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Equity Crowdfunding: 3 Tips for Entrepreneurs Raising Capital

November 13, 2015

You’ve studied your market, identified your audience, assembled your team, and have an idea you are passionate about. Only one thing stands between you and making your start-up a reality… money. Enter stage right: the complex (and often daunting) universe of early stage funding.

See our 3 tips for startups raising capital through equity crowdfunding.

The financial markets are complex and arming yourself with information is critical to the success of your business, as well as keeping you and your company out of trouble. The stakes are extremely high in the securities business – running afoul of the law can result in serious financial repercussions and could potentially have a devastating impact on your brand. In almost two decades of experience in financial services compliance, I have seen far too many founders rely on the advice of misinformed friends or personal intuition only to find themselves in an expensive battle with a regulator such as the Securities and Exchange Commission (SEC), Financial Industry Regulatory Authority (FINRA) or State securities offices. Here are a few tips to help you approach capitalization with confidence and hopefully come out the other side with focus that is unfettered by legal mistakes.

  • Know the Rules. Like most things in life (sports, work, even marriages) there are rules that must be followed when you are raising money. Fortunately, those rules are improving in what is and is not allowed when it comes to connecting small business with capital. The JOBS Act has spawned an entirely new framework under which you can pitch your ideas to people who may be interested in investing. However, these rules are not as simple as you might hope. Take some time and research the various regulations that are available, such as Regulation D, Regulation A+, Regulation S and, most recently, Regulation CF. A colleague at FlashFunders recently wrote a short piece that covers Reg D here.

It is imperative to know that the regulations outlined here are “exemptions” from registration as a security, which is an expensive, time consuming and sometimes burdensome process. If you do not operate within the spirit and letter of the rules, you run the risk of “blowing your exemption”… which can result in being charged with the sale of an unregistered security. Yes, that is a crime and it is punishable by fines and potentially imprisonment. Get to know the rules, take them seriously and don’t assume that small offerings will fly under the radar.

  • Choose the Right Partners. Despite how you may feel at times and contrary to the title of this piece, you will be working with others during your raise. There are many service providers and cottage industries that can help entrepreneurs lay a course to successful funding. As with anything you’ve encountered in business, some can add value and some can send you afield of your goals. Your decisions can mean the difference between closing your round and closing your company.

One thing I suggest you keep at the top of your mind is that the more a partner is regulated, the better. This may seem counterintuitive at first, but in finance the regulators create accountability for firms to do the right thing for the investing public. When you seek out a financial commitment from a prospective investor, knowing that your funding partner’s interests are aligned affects how productive and meaningful that relationship will be. Your most important partner, a funding mechanism, takes many forms: Angel Groups, Introducers, Broker/Dealers, Venture Capitalists, Investment Advisors and so on. As you get to know these various channels, ask them questions like:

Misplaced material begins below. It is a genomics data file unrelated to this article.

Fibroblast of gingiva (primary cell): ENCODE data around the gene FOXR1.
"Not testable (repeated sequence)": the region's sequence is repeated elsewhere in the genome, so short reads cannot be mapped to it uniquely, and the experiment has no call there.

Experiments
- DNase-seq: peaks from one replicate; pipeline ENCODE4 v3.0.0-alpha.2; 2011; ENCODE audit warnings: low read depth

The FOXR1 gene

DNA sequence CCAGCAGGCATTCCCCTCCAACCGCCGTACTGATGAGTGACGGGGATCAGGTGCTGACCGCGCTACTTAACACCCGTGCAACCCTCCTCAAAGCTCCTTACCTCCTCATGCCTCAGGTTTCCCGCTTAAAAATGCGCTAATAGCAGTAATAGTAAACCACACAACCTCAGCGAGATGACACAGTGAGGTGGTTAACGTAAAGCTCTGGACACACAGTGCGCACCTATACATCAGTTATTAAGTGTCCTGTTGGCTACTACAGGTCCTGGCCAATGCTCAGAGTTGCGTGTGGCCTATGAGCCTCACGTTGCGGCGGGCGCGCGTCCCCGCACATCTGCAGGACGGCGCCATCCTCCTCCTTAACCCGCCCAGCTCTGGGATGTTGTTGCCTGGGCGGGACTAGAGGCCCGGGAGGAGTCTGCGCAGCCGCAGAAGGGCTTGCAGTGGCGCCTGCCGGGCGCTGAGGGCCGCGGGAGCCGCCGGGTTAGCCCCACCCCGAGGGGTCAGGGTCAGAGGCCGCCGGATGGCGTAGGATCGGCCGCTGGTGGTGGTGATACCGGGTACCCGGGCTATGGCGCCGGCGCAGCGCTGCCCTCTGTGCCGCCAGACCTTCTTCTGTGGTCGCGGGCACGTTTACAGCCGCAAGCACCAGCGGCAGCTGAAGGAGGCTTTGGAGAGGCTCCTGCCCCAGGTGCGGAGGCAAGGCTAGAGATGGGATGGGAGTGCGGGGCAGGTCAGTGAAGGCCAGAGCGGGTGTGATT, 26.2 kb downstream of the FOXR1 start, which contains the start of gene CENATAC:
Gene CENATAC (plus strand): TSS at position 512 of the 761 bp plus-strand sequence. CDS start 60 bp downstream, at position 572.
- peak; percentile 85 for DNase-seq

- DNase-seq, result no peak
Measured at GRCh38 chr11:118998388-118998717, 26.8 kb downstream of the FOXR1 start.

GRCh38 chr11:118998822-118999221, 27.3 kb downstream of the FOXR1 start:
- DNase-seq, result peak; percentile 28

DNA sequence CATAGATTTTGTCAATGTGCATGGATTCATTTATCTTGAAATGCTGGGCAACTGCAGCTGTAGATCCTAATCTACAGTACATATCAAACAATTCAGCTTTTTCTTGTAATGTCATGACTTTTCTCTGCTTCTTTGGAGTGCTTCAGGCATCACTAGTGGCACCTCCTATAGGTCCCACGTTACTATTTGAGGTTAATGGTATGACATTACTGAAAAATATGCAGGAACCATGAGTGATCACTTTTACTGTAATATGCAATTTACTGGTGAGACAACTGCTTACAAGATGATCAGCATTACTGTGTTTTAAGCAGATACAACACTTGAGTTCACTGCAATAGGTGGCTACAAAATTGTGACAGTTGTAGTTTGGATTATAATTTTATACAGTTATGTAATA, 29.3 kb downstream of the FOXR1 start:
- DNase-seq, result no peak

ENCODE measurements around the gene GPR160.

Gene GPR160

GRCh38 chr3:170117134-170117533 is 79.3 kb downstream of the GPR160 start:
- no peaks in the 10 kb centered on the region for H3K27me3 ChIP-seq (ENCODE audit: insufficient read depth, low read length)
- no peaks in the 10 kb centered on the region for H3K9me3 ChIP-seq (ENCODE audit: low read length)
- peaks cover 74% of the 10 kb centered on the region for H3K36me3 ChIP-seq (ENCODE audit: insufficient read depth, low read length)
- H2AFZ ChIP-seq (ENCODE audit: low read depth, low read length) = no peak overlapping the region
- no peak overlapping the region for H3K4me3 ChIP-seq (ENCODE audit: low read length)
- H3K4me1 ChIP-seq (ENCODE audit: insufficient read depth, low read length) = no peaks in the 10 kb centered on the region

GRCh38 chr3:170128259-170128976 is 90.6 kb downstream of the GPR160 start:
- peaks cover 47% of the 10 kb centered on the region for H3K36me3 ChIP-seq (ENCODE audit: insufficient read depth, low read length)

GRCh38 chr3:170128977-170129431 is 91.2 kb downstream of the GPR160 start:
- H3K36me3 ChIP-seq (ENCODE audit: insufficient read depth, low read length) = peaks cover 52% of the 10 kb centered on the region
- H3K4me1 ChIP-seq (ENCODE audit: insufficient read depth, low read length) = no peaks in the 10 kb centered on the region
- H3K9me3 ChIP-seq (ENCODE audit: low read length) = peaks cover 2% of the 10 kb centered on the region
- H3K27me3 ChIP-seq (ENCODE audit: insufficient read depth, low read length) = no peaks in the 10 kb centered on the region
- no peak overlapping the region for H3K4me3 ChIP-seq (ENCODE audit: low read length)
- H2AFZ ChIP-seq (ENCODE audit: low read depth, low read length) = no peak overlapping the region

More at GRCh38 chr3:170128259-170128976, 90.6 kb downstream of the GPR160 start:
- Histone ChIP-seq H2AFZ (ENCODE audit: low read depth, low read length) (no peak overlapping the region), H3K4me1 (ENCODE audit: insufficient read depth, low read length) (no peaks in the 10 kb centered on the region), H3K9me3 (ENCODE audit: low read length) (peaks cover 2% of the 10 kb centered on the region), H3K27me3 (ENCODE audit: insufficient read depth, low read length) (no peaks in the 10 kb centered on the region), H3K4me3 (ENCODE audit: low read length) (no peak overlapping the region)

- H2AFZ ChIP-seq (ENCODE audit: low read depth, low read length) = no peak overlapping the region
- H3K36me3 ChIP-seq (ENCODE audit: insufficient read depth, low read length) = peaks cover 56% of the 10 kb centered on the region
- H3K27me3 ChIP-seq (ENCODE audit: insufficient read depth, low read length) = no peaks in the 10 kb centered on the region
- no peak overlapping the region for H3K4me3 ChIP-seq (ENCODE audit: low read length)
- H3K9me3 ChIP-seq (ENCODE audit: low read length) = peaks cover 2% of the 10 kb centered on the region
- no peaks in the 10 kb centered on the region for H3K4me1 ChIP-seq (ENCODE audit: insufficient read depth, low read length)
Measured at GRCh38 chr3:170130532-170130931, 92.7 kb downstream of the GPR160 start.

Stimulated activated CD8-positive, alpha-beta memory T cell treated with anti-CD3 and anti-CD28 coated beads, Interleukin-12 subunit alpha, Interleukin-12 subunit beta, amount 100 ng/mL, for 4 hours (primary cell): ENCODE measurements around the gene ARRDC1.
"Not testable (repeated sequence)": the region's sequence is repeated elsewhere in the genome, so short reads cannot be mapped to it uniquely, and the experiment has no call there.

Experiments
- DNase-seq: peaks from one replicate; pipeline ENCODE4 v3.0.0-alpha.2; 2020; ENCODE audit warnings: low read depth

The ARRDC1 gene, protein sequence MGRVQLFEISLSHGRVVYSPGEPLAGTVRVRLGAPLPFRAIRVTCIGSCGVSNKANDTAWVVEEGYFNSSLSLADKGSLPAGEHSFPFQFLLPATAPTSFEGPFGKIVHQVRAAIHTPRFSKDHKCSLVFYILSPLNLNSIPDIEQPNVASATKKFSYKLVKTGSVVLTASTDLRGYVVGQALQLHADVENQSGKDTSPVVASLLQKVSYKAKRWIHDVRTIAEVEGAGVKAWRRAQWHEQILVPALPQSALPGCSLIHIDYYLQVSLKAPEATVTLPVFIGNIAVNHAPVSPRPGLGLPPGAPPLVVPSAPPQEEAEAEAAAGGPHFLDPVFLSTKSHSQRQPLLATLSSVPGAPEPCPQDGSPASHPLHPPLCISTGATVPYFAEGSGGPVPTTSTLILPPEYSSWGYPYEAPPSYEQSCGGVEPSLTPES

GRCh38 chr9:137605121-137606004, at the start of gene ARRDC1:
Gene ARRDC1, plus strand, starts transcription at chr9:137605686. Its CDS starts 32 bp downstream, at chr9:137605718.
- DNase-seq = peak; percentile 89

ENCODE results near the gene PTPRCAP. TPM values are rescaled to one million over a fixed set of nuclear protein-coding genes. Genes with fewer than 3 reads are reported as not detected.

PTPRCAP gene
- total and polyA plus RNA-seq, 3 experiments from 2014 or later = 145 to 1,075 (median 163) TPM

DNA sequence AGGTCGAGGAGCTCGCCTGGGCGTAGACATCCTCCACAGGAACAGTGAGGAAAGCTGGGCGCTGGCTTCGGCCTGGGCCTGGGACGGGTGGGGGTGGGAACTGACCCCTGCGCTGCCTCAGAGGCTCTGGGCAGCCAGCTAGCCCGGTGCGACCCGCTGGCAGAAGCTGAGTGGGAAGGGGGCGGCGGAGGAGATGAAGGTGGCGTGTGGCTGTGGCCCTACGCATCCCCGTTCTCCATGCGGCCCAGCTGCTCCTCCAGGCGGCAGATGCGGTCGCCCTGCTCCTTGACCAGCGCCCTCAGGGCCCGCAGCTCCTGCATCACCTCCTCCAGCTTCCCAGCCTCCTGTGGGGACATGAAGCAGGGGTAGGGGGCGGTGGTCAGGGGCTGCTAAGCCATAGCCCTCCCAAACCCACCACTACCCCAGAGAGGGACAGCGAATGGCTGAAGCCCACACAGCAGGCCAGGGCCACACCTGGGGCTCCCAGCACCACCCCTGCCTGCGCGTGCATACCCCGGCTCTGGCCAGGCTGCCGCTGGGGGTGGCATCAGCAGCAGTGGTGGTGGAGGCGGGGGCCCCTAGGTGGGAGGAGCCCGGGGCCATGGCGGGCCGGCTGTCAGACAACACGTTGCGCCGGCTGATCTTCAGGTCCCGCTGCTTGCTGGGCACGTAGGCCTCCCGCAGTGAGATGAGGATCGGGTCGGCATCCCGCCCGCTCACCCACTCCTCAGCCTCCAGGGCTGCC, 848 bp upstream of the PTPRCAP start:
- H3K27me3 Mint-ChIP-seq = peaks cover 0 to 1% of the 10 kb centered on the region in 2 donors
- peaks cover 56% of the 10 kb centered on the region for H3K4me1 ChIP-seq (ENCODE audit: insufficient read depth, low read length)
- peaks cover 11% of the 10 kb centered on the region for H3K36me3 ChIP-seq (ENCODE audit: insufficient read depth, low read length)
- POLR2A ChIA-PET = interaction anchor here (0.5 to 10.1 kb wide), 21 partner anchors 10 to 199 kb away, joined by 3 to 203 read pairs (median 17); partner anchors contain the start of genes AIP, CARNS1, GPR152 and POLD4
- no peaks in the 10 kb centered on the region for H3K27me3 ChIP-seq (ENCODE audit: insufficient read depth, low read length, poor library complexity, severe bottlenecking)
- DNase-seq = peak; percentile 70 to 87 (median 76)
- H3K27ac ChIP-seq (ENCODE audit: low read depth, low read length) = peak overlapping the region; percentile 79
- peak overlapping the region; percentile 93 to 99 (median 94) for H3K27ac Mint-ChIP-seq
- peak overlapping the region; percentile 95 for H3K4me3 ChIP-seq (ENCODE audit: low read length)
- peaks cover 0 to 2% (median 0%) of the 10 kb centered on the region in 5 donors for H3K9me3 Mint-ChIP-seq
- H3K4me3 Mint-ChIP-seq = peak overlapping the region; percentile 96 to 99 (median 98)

• Do you have reporting requirements with a government or independent entity?
  • Are your activities regulated? If so, by whom?
  • Do you have a Compliance program?
  • Are there investor protection protocols that you are bound to abide by?

Firms that are subject to oversight are often better educated on the rules and might offer more reliable advice as to structure and content of a proposed round. This extends to any partner you pursue, whether that’s a funding option, legal counsel, consultants or administrative services provider. Choose wisely and you can leverage your partners to develop a solid understanding of your needs, build a vision of what your end-game looks like and have a clear path to get there.

  • Embrace transparency. Trust is foundational in any relationship. Trust sets the tone in family, on teams, with government – it defines almost all links in our daily lives. It is built through honesty and transparency and, when violated, it leads to an abrupt and often hostile end in most cases. You will be asking partners to risk their brand, investors to risk their capital and employees to risk themselves – respect those sacrifices by presenting things in a fair and balanced way and by being authentic in your dealings. You may be asked to disclose things that are uncomfortable or don’t frame a circumstance or situation to your benefit; but do so with the knowledge that the other party is entering into a relationship with their eyes wide open.

Set expectations appropriately, act with integrity and be proactive in communication – it will always serve you well, regardless of the performance of your ideas.

Taking an idea and making it a reality is an exhilarating process, so approach your raise with the same enthusiasm and curiosity as you have for your business. Challenges and failures certainly lie ahead, but raising capital will be an important and exciting part of your story. Best of luck!


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alanrcarlisle

Written by alanrcarlisle